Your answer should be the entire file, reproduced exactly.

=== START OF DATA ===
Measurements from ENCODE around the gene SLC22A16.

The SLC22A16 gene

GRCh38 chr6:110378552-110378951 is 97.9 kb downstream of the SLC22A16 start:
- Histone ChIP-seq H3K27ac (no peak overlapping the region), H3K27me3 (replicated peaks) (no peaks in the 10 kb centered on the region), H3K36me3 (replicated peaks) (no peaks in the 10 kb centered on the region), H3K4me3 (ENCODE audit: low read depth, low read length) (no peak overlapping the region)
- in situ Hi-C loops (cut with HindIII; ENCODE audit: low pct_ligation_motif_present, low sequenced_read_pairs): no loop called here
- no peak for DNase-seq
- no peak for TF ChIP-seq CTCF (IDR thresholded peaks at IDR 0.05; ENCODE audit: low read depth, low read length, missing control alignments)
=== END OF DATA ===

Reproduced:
Measurements from ENCODE around the gene SLC22A16.

The SLC22A16 gene

GRCh38 chr6:110378552-110378951 is 97.9 kb downstream of the SLC22A16 start:
- Histone ChIP-seq H3K27ac (no peak overlapping the region), H3K27me3 (replicated peaks) (no peaks in the 10 kb centered on the region), H3K36me3 (replicated peaks) (no peaks in the 10 kb centered on the region), H3K4me3 (ENCODE audit: low read depth, low read length) (no peak overlapping the region)
- in situ Hi-C loops (cut with HindIII; ENCODE audit: low pct_ligation_motif_present, low sequenced_read_pairs): no loop called here
- no peak for DNase-seq
- no peak for TF ChIP-seq CTCF (IDR thresholded peaks at IDR 0.05; ENCODE audit: low read depth, low read length, missing control alignments)